Civil War Barons
The Tycoons, Entrepreneurs, Inventors, and Visionaries Who Forged Victory and Shaped a Nation
Jeffry D. Wert
Da Capo Press, Boston, 2018, 288 pages
Book Review published on: October 5, 2018
It is a generally accepted belief that the industrial might of the North was instrumental in the victory of the Union army during the American Civil War. History teaches how the use of trains and factories manufacturing weapons and uniforms for the Union forces could not be matched by the agricultural South and tipped the scales in favor of the North in this war of attrition. But what is missing in the history books is the who and how all this “might” came to be a deciding factor. Jeffrey Wert’s book, Civil War Barons: The Tycoons, Entrepreneurs, Inventors, and Visionaries Who Forged Victory and Shaped a Nation, takes a deeper look at this omission. Wert examines the actions of nineteen individuals—some well-known (e.g., Vanderbilt, Parrot, Deere) and others lesser known (e.g., Eads, McKay, Buren) that led to the explosion of industrialization during the U.S. Civil War that ultimately allowed the North to achieve victory. This is very reminiscent of a Paul Harvey “Rest of the Story” monologue, except you know the “who” up front.
Wert starts with a brief overview of the condition of the U.S. government and key leaders, the status of the Nation’s industry, and an impression of the requirements to mobilize the Union army. At the end of the book, he provides a summary of the barons after the war to provide some context to the lasting impact each had on America.
Wert categorizes the “barons” as visionaries, inventors, dreamers, etc., for each chapter. This organization aids the reader to draw connections between the similar actions of the persons he is discussing. This book is not an overview of how many pounds of meat were produced or miles of rail tracks built, but a much deeper look into the lives and the social and political connections of the men behind the companies that contributed significantly to the war effort. While hitting the obvious wartime industries such as weapons production and shipbuilding, he also addresses seemingly mundane areas such as condensed milk, horseshoes, and railroad management, so the reader gets a true picture of the diversity of requirements that were behind the scenes to history but very real to the public and the soldiers in 1861 to 1865. Wert provides opposing points of view of these men. While he provides praise for these giants from many sources at the time, he also presents information on the baron’s controversies with the public and the government about excess profits, contract disputes, and corruption.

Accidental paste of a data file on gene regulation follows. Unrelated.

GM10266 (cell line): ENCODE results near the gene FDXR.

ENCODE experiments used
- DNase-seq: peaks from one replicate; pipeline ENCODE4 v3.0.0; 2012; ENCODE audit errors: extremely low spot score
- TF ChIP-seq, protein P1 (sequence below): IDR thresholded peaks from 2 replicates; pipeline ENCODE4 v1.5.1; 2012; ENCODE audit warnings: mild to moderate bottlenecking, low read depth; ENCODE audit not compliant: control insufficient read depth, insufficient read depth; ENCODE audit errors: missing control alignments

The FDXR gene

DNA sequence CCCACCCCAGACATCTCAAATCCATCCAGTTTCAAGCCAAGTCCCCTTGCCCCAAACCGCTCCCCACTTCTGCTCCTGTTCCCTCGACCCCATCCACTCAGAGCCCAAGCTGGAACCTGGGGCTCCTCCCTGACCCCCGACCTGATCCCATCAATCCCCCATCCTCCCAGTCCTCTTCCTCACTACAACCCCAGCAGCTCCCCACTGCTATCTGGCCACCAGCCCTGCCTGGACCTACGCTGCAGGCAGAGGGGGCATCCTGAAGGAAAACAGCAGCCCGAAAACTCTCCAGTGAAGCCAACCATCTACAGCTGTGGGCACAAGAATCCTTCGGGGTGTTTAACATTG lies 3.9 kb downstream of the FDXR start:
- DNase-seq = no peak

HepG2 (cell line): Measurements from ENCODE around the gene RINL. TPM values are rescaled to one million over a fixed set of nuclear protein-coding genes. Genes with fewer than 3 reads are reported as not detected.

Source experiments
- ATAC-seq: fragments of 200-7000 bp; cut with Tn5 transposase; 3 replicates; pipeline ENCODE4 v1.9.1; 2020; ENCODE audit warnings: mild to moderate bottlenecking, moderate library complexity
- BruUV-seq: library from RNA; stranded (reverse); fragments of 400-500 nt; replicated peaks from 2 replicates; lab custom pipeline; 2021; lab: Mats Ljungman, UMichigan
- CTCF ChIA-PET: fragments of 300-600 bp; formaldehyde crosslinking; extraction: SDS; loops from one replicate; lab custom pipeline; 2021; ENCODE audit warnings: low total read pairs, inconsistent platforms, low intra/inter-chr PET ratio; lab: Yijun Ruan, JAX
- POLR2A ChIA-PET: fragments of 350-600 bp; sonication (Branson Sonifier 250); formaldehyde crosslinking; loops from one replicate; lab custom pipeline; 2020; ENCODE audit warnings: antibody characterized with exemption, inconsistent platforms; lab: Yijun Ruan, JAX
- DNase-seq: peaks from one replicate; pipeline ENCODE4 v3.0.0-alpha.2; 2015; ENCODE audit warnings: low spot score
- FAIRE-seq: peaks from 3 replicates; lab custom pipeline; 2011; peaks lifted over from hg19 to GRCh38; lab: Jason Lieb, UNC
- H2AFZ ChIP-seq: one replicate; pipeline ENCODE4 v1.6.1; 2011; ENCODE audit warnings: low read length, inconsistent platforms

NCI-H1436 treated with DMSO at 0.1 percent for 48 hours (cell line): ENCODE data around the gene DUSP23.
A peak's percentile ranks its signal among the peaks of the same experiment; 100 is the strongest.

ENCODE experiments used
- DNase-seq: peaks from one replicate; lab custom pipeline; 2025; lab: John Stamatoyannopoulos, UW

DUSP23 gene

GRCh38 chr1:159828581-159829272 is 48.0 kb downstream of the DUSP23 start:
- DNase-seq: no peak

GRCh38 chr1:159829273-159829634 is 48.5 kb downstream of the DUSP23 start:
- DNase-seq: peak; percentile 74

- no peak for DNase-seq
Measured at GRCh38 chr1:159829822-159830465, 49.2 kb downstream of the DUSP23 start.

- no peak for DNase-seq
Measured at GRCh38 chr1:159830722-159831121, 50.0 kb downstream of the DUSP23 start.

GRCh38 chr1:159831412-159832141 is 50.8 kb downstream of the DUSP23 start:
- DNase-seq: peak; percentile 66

An example of the lesser-known barons discussed is Jay Cooke, a Philadelphia banker. Wert brilliantly explains Cooke’s family history, his education, and how he obtained contracts to sell war bonds for the Union army. Cooke’s marketing technique of selling to families and individuals was later utilized for World War I and World War II “Buy War Bonds” campaigns. His bank sold over 50 percent of the war bonds, totaling more than $1.3 billion in bonds that greatly financed the Union war chest.
His writing style is very easy to follow and a quick read. The book is intended for an audience familiar with the Civil War. This would be a good book for those interested in the U.S. strategic-industrial base as some of the same characteristics and needs arose during World War I. The book illustrates the beginnings of the American “Can Do” identity that remains today.
Book Review written by: Col. James Kennedy, U.S. Army, Retired, Fort Belvoir, Virginia